I want to follow up Jesse’s excellent post on this ridiculous tide of people pretending that there’s legitimate, unresolved questions about intelligence differences between black and white people as groups, and I want to continue teasing out something Jill picked up on. The defenses of Stephanie Grace from the likes of Eugene Volokh and others—and her own email—are a classic example of what skeptics like to call “JAQ-ing off”. Ironically, I just was dealing with a cruder, stupider version of this from Jill Stanek and the other folks claiming that aborted fetuses in vaccines cause autism. But because the people that are “Just Asking Questions” about whether or not black people are stupider are more sophisticated, it might be hard to see that they’re doing the same thing to the same effect as the fetuses-in-vaccines nutters, which is making ridiculous, unscientific claims while pretending to be interested in scientific inquiry.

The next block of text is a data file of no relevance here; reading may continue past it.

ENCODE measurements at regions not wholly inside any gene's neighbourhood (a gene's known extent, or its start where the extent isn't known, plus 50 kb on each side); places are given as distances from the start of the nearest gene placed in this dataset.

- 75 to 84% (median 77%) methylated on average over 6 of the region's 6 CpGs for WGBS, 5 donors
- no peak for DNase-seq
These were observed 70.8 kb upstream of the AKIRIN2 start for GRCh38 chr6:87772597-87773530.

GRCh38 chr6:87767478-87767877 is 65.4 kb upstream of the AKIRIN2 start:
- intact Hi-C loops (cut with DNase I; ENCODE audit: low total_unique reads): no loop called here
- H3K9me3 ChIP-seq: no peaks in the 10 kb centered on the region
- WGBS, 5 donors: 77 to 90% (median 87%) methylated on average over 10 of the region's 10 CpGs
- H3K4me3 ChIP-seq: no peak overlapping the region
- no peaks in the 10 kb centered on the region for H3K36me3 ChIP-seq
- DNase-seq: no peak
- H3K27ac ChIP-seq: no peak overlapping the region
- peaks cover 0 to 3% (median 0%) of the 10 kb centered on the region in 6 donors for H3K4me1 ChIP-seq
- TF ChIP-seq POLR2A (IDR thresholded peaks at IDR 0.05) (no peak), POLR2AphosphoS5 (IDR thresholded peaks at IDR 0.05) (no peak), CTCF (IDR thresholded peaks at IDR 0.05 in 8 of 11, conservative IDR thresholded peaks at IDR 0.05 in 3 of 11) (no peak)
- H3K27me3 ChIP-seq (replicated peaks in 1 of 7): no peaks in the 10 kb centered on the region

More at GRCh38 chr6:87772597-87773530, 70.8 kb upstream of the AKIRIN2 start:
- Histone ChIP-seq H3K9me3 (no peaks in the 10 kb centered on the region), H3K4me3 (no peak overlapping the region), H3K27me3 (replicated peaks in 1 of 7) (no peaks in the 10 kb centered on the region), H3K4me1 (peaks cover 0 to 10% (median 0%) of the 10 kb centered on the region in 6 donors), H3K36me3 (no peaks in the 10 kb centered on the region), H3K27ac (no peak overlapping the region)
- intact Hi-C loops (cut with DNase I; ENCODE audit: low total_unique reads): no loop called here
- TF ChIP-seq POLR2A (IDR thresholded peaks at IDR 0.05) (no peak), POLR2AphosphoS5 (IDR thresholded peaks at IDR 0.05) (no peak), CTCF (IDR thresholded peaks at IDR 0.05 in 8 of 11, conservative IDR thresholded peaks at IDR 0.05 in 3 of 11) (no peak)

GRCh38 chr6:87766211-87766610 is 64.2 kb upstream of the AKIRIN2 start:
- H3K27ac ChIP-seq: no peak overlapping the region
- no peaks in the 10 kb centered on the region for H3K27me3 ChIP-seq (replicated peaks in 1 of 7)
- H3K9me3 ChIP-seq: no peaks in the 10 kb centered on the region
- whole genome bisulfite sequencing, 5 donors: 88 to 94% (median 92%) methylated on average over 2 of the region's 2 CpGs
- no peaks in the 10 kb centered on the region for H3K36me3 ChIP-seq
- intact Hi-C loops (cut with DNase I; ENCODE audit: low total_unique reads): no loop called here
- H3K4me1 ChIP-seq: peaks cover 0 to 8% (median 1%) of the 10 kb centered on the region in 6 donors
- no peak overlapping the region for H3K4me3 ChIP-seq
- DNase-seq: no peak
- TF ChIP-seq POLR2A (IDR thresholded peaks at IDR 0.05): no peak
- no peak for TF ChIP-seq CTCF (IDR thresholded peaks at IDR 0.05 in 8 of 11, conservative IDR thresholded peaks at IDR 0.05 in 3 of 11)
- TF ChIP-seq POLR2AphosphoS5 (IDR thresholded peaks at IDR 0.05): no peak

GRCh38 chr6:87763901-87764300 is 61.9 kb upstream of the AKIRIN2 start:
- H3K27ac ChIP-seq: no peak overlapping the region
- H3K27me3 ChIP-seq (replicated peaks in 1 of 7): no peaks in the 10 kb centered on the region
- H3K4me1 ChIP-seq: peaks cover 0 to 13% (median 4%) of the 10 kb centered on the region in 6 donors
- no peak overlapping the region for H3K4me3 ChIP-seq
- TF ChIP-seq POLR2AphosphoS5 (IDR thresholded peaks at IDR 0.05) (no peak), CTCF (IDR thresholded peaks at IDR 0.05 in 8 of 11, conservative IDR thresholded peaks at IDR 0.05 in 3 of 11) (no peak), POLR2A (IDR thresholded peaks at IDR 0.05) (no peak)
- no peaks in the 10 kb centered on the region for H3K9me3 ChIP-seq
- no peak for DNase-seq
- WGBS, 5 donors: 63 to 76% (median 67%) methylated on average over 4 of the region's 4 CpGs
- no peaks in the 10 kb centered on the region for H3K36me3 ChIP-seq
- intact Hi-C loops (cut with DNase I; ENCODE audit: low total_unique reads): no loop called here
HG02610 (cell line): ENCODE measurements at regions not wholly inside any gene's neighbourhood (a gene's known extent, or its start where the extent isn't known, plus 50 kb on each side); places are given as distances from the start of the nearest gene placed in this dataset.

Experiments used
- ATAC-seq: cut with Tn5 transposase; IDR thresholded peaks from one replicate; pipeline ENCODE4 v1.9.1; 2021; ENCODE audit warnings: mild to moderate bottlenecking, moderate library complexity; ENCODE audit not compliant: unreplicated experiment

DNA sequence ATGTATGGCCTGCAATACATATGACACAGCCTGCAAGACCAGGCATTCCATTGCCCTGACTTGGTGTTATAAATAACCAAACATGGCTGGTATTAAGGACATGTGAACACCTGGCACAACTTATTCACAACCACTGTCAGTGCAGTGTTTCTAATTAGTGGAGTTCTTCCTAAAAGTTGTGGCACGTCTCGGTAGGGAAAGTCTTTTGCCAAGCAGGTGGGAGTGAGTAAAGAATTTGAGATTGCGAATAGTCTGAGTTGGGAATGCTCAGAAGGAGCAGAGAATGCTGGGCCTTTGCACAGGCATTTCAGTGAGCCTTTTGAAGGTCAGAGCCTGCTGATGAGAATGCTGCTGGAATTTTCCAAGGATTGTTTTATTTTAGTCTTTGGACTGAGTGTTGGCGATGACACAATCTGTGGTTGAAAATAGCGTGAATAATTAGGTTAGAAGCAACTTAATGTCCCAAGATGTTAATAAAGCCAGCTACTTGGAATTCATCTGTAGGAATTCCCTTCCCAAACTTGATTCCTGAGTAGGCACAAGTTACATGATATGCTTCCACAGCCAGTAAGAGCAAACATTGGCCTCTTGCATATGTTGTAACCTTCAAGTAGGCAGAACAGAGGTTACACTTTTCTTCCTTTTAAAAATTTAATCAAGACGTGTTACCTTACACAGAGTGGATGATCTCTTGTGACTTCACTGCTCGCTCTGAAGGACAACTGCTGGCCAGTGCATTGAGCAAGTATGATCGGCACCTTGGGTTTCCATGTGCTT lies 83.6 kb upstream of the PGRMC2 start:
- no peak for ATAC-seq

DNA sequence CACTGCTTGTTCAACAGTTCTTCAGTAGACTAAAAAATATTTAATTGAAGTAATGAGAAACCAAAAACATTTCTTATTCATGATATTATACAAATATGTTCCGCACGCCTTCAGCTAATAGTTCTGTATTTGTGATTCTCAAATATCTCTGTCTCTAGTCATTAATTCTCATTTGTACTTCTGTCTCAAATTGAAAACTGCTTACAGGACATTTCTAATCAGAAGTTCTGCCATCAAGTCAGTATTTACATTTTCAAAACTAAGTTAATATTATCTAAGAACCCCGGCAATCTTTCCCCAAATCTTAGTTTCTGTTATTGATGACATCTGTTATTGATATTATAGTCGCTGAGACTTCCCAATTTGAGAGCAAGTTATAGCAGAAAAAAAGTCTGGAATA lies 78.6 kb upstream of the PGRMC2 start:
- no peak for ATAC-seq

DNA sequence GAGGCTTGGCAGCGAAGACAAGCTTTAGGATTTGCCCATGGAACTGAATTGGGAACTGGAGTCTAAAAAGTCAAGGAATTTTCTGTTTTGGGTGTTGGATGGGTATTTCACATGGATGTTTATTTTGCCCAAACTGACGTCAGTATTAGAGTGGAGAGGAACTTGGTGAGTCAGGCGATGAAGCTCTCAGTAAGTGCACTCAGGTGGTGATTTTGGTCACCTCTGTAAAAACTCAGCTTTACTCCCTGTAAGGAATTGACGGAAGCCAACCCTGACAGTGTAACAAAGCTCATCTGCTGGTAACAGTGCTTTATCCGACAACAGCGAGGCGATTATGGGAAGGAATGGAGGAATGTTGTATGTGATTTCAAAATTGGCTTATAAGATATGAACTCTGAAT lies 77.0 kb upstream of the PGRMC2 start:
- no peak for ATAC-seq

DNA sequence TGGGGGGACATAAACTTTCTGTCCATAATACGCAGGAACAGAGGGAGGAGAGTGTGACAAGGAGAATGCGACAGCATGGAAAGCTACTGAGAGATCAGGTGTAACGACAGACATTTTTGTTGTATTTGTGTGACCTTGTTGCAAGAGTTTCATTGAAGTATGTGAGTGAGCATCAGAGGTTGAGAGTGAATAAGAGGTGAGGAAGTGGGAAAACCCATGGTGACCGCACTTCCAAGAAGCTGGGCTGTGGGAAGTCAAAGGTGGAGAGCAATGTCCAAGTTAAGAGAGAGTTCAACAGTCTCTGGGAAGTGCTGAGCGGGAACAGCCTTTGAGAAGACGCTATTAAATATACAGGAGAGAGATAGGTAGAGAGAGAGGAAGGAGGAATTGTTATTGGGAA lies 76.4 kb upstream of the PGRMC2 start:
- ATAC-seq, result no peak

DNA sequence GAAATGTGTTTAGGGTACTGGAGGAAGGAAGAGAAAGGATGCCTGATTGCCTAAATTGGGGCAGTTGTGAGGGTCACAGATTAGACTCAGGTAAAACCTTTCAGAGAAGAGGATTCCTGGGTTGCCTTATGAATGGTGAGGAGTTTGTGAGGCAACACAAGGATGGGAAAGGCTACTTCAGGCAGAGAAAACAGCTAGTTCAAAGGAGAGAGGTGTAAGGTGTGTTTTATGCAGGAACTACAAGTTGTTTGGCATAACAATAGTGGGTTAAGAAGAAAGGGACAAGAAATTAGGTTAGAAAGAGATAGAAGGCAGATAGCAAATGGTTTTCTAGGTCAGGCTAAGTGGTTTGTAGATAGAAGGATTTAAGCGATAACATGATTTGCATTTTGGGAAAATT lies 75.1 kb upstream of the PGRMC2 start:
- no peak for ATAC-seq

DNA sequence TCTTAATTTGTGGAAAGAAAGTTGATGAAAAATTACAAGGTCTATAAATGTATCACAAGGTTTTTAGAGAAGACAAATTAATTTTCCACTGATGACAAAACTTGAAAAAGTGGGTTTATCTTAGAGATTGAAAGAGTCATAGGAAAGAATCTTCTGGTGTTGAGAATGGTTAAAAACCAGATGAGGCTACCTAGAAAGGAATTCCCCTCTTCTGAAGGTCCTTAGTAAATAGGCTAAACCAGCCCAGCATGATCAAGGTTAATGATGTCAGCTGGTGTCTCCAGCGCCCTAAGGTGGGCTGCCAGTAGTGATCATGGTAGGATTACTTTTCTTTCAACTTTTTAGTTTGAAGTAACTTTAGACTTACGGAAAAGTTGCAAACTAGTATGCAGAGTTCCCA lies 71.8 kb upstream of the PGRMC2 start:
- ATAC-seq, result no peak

A refresher on what “JAQ-ing off” means:
JAQing off is the act of spouting accusations while cowardly hiding behind the claim of “Just Asking Questions”. The strategy is to keep asking leading questions in an attempt to influence listeners’ views; the term is derived from the frequent claim by the denialist that they are “just asking questions”, albeit in a manner much the same as political push polls. It is often associated with denialism in general.
I would definitely say that the people JAQ-ing off on the “question” of intelligence here are denialists, and what they’re denying is the historical turn towards a progressive, humanitarian, and not coincidentally more scientifically sound understanding of our common humanity. Like most denialists, they eagerly ignore the mounds of evidence that the questions they’re claiming to raise have been settled beyond a shadow of a doubt, because they’re not really raising questions. They’re lobbing accusations. Volokh’s bad faith might be hard to smell since he buries it in a pseudo-sophistication that no doubt took him years of wanking off to cultivate, but his work is showing all over the place. Like here: